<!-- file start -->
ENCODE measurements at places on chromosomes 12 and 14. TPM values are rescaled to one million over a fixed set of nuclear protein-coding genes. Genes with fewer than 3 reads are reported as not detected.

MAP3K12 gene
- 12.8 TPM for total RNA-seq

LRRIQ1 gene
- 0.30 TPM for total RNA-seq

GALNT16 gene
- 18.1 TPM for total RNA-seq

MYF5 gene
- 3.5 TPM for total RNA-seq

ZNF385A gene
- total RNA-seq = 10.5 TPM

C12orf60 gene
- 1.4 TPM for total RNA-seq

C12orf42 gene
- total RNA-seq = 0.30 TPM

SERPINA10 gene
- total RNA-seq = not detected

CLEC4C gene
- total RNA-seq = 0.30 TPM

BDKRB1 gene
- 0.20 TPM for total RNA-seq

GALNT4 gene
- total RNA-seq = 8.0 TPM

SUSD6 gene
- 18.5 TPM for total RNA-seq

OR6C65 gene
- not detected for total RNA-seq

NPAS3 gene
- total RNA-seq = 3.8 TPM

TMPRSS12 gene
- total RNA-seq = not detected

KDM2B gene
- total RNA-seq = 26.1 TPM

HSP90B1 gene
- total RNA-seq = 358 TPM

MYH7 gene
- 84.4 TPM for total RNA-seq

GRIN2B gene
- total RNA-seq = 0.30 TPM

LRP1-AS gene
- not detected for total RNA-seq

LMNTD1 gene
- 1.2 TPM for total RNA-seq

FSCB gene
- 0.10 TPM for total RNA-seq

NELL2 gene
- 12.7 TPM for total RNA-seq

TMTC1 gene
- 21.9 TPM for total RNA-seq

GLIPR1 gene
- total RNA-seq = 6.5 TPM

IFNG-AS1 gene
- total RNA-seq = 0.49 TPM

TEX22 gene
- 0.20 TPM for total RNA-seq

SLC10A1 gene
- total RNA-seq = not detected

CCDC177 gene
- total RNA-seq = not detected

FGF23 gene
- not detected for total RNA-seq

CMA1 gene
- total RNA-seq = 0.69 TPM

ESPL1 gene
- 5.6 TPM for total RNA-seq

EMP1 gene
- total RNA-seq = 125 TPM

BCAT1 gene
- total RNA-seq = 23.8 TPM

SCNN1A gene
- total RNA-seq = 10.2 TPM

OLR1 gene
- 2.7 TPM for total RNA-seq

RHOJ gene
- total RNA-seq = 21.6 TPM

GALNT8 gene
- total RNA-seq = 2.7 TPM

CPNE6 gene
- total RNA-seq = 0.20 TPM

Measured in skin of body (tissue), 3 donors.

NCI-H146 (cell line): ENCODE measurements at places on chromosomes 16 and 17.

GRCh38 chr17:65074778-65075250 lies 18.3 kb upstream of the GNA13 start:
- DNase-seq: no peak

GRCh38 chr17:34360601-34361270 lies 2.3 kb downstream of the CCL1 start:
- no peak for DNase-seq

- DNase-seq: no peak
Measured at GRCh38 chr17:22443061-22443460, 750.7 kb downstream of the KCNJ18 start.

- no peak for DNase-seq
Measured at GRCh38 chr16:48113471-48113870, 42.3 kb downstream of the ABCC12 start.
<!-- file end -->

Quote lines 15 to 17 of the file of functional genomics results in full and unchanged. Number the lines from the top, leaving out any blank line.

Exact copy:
- total RNA-seq = 0.30 TPM

SERPINA10 gene
- total RNA-seq = not detected